What would have easily taken another company a year to develop, the Facebook team achieved in just three months. They were first to market, which in technology can mean the difference between 80% market share and 5%.

Most companies cannot move quickly enough and so miss those unexpected 80% market share opportunities because they fail at three critical junctions:

  1. Experimenting: Facebook would never have had the data that led to their insight if they were not ALREADY experimenting with video. Most companies only experiment AFTER they have some insight that tells them an idea has potential.
  2. Being aware of your weaknesses: Facebook knew it was failing with a critical demographic. They understood this demographic to be important. Few companies are willing to truly understand and admit their weaknesses or are unable to identify those that are truly critical.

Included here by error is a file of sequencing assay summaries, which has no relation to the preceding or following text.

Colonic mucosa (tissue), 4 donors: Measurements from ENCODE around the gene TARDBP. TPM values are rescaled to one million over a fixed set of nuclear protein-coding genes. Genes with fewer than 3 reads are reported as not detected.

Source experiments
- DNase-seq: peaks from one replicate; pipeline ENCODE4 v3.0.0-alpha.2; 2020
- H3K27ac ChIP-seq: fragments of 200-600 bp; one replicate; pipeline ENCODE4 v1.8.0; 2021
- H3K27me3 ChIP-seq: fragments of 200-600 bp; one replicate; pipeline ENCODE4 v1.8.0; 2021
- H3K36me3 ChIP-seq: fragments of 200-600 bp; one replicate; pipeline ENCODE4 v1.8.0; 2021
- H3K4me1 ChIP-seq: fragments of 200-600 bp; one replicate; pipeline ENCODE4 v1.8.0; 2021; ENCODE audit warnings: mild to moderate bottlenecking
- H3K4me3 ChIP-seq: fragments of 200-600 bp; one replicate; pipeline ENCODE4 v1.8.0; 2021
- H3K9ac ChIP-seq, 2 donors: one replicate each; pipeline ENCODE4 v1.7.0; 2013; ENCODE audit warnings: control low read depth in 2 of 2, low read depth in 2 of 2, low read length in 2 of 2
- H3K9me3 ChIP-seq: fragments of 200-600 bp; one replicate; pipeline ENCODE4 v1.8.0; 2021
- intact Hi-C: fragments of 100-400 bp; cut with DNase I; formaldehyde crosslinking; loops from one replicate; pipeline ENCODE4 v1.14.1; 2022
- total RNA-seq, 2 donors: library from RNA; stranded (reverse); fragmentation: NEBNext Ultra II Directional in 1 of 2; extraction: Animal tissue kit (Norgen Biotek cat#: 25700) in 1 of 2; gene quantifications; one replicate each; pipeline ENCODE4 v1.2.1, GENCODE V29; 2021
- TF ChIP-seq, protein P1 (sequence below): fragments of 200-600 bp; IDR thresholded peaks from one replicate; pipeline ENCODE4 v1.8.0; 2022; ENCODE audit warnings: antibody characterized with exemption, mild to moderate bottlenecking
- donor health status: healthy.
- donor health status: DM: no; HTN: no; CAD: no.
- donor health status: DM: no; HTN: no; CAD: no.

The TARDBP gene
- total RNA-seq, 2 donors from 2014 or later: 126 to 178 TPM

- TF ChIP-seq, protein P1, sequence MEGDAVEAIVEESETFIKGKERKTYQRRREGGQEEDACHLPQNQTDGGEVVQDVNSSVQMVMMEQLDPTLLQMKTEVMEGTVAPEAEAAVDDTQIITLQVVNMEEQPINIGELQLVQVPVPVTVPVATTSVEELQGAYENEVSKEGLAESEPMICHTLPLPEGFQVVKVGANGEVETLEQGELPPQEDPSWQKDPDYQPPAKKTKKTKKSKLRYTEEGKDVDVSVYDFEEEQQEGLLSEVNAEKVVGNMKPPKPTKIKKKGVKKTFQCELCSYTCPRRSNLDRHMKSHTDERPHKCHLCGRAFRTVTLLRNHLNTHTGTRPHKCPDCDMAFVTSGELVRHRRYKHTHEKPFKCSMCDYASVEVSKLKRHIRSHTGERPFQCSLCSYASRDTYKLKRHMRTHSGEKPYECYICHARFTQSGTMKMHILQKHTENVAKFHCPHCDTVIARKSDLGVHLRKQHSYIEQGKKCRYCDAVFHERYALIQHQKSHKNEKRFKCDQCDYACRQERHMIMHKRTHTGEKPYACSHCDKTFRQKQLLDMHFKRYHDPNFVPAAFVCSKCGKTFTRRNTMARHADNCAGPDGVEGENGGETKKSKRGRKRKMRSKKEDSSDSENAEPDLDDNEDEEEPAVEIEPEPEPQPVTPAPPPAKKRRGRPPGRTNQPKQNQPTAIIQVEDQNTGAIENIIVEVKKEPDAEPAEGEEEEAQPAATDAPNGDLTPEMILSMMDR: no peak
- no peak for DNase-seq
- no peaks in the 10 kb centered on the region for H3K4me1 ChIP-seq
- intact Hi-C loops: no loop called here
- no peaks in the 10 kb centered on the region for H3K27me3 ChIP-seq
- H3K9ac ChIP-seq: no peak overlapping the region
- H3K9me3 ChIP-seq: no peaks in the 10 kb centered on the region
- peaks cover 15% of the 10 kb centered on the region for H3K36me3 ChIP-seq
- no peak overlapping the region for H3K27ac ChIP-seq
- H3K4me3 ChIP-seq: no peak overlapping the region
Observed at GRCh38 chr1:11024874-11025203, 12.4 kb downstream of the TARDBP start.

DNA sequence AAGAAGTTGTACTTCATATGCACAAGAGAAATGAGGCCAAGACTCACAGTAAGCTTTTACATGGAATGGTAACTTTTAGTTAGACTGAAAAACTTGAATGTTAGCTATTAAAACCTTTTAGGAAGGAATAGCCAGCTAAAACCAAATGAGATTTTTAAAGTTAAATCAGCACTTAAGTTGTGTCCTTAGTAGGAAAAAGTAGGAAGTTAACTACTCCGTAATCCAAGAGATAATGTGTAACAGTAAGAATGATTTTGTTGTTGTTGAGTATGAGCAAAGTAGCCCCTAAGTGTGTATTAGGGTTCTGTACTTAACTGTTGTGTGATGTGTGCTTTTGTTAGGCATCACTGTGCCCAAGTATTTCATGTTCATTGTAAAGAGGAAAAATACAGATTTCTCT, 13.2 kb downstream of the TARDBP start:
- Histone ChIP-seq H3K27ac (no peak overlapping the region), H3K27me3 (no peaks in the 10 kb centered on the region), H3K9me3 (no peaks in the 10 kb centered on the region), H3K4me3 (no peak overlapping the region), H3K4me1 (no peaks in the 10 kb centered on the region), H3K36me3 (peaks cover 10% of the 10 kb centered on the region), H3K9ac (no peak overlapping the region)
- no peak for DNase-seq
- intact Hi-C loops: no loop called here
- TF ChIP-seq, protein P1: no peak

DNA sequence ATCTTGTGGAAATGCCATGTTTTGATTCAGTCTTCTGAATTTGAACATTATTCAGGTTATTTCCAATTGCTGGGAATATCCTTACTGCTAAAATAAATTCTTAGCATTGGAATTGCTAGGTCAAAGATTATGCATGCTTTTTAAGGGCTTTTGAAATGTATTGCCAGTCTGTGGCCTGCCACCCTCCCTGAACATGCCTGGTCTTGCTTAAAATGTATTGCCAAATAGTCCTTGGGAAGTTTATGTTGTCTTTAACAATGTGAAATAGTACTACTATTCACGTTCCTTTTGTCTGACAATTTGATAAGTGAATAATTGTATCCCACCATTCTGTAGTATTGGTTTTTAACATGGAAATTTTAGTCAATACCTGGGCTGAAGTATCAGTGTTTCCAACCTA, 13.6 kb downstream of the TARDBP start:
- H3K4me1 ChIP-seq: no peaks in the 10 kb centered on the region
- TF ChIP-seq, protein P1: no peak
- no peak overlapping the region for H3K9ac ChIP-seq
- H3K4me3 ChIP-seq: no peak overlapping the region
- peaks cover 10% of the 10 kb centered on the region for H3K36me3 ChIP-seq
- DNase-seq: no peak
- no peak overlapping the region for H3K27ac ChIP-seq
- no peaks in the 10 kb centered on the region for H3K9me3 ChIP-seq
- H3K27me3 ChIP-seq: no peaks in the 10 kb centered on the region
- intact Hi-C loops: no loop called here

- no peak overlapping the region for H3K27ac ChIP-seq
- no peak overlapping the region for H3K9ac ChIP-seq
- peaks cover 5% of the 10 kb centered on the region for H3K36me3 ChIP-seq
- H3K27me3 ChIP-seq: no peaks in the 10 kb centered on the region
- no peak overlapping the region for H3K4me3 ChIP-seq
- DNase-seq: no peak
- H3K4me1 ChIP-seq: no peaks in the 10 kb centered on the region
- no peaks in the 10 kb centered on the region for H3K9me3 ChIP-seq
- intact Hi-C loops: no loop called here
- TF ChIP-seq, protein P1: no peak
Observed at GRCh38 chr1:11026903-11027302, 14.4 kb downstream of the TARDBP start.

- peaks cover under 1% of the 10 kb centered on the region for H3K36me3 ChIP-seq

3. Taking action: When experimentation (point 1) met an insight that addressed a weakness (point 2), Facebook was able to act quickly. Companies that take two weeks to set up a meeting with five people – as is the case with so many large and small – are acting too slowly.

Are you doing what it takes to own the 80% opportunity, to be the first, to act ahead of your peers? Ask yourself:

  1. Are you experimenting today on, say, 5-20 initiatives that you are not yet sure are good ideas?
  2. Are you honestly aware of your top 3-5 strategic issues and opportunities? Is everyone in the company aware of them?

Can you assemble a team tomorrow (or better yet today) with the size to have the information and the authority to make a decision?

“8Ps” of StrategyOpportunity
for Disruption
Recommended Leverage Points
Position- The farmers, individual and corporate, that you are targeting.